Published: Friday, March 31, 2017 by Interim HealthCare
Alzheimer's disease and other forms of dementia can become debilitating conditions. Memory loss, confusion and reduced speech capabilities limit seniors' independence and make it harder for them to connect to the people around them. The condition doesn't immediately start out that way, however. Dementia evolves in stages, and researchers are exploring the efficacy of treatments at varying phases of the condition.
Much of this research indicates that patients respond better to early interventions that take place in the beginning stages of dementia. Now, a new study conducted by Bristol's School of Physiology, Pharmacology and Neuroscience found that early-stage therapies can not only be more effective at treating the patient, but they may also improve the success of treatments applied later on in the disease's progression.
How early intervention impacts dementia
While there is no cure for Alzheimer's, several treatments can be used to help slow its progression so seniors maintain better health and independence for longer. But as Dr. Gary Small, a geriatric psychiatrist at the University of California, Los Angeles explained, starting medical intervention early will yield the best benefits.
"It's going to be easier to protect a healthy brain rather than trying to repair damage once it becomes extensive," he told KING News.
"Starting medical intervention early will yield the best benefits."
Daily medications can help improve cognitive functions and maintain good health for a longer period of time. An early diagnosis also makes it easier for doctors to track the development of dementia to alter treatments as necessary. Patients and care givers can then better prepare for the next stages of the condition as well.
The exact cause of dementia remains unknown, but studies have uncovered information about brain cell death caused by plaques that suffocate neurons in dementia patients. This leads to communication breakdowns among key parts of the brain, which then impacts memory, speech and other cognitive functions.
The Bristol School study found that in lab tests on rodents, synapse abnormalities were present leading up to their eventual die offs as dementia progressed. The researchers concluded that by developing treatments that target these weakening synapses before they die, neurons could better respond to other treatments that target later-stage dementia.
"As well as improving our understanding of how synapses are affected in dementia, these interesting findings will help inform future research into drugs that could help keep nerve cells healthy for longer," said Dr Rosa Sancho, head of research at Alzheimer's Research UK.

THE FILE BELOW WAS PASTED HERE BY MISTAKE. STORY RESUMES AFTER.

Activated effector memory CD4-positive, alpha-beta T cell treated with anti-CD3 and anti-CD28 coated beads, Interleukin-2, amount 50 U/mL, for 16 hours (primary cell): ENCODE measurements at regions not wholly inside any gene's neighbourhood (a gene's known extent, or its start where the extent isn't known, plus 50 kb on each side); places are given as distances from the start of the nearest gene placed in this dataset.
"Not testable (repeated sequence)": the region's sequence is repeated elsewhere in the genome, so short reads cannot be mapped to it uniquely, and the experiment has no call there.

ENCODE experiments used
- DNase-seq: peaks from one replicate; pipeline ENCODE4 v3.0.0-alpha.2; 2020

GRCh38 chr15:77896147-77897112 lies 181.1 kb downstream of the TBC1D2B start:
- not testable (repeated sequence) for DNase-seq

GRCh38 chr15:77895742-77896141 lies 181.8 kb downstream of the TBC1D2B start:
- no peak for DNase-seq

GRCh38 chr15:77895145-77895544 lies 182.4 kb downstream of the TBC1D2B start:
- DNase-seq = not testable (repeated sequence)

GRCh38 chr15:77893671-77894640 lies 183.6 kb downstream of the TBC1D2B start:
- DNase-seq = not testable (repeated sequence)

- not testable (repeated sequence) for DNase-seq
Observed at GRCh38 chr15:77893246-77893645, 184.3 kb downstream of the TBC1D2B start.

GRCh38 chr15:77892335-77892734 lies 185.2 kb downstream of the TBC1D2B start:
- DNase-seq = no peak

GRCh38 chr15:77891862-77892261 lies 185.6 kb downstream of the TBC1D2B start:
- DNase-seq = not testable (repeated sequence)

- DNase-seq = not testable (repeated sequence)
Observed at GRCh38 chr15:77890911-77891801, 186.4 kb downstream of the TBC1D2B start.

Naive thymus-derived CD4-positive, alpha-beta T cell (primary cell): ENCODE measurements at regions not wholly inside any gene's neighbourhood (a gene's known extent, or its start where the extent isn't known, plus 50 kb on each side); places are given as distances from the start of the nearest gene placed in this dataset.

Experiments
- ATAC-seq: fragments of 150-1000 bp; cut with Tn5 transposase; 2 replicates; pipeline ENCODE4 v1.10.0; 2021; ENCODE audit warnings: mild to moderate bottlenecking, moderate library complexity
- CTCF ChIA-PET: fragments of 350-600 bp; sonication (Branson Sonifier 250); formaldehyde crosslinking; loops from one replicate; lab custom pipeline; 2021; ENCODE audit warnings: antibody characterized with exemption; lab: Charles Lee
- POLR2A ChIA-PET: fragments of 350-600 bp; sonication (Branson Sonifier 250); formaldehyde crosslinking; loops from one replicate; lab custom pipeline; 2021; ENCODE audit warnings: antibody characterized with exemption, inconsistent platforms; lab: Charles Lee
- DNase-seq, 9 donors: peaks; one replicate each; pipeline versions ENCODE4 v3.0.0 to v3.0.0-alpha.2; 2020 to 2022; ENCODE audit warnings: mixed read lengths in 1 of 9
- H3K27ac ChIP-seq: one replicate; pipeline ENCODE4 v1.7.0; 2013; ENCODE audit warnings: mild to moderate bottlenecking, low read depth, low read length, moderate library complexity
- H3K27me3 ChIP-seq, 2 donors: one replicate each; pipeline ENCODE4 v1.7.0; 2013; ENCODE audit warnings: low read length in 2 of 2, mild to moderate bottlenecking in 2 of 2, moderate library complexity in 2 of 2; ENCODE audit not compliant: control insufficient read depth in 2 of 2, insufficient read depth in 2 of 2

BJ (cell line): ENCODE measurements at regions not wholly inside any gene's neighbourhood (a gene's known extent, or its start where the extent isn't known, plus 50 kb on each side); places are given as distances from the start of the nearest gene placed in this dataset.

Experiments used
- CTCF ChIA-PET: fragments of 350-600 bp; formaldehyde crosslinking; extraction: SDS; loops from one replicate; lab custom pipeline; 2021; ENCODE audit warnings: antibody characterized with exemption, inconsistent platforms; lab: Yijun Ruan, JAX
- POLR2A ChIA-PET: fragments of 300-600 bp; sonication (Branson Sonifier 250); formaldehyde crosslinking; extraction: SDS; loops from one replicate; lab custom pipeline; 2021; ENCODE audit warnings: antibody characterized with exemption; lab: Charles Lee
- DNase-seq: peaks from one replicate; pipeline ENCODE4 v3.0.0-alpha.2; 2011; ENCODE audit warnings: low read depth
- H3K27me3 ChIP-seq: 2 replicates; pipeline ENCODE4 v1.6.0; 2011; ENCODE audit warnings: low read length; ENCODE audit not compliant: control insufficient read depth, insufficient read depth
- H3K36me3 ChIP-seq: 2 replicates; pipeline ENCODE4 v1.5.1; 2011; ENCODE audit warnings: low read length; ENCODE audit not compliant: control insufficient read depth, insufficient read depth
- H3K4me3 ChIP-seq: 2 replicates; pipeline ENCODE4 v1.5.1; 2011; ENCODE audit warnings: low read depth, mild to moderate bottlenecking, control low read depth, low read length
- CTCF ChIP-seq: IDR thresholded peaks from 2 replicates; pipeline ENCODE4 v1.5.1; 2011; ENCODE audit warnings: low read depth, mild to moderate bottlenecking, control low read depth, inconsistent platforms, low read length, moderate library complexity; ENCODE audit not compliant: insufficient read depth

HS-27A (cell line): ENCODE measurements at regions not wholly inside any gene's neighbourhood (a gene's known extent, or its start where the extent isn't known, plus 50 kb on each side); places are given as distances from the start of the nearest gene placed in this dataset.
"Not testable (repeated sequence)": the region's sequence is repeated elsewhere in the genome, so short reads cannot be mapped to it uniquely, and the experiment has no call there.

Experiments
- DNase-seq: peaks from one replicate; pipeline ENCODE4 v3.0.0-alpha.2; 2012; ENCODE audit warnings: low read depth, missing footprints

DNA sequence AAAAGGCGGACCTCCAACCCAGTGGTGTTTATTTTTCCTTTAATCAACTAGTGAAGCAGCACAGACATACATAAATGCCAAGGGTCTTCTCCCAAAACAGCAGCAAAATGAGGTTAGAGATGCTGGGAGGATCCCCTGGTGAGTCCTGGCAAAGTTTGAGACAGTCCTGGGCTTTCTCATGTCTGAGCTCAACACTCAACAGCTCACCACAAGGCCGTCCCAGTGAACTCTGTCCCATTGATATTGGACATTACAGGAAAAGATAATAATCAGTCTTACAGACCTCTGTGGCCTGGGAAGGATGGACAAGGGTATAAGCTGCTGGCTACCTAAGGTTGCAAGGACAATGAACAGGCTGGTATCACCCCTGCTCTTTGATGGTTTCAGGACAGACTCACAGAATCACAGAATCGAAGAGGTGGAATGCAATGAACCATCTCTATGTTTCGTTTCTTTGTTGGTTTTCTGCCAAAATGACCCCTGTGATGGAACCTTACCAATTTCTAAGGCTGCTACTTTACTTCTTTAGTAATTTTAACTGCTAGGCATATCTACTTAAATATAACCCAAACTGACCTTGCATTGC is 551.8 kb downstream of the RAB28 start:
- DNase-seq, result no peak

Detecting dementia early
Early treatment is key, but it can be difficult to time it correctly. One of the biggest hurdles when dealing with cases of dementia is that symptoms don't become especially prevalent until the disease has progressed to middle or late stages. By then, treatment options are limited. The effects of dementia can not be reversed, especially once major brain cells start dying in key parts of the brain, so treatments at this stage are also less effective. The best they can do is try to maintain current cognitive levels, which means patients with late diagnoses are already impacted by declining brain function.
That's why it's key for doctors and home care givers to stay on the lookout for the earliest warning signs of dementia in seniors. According to the Alzheimer's Association, these early signs include:
- Disruptive memory loss. While occasionally forgetting names or dates can happen to anyone, most people can easily jog their memory and recall the information they were missing. In early stages of Alzheimer's, lost memories are not restored as easily. Seniors may start to forget information they recently learned and will need to repeatedly ask for help recalling the same details over and over.
- Struggling to do things they normally do. Seniors with dementia may face new difficulties completing tasks they used to be able to do on their own, like following directions on a familiar route or recalling how to complete daily tasks.
- Personality changes. Dementia often makes patients more irritable, anxious or depressed.
If care givers begin to notice these signs in their elderly loved ones, they should schedule a doctor's appointment immediately. The British Medical Journal stated that primary care physicians are usually the first expert patients approach for suspected dementia, and as such, will have tools to help identify the condition and begin appropriate treatment plans.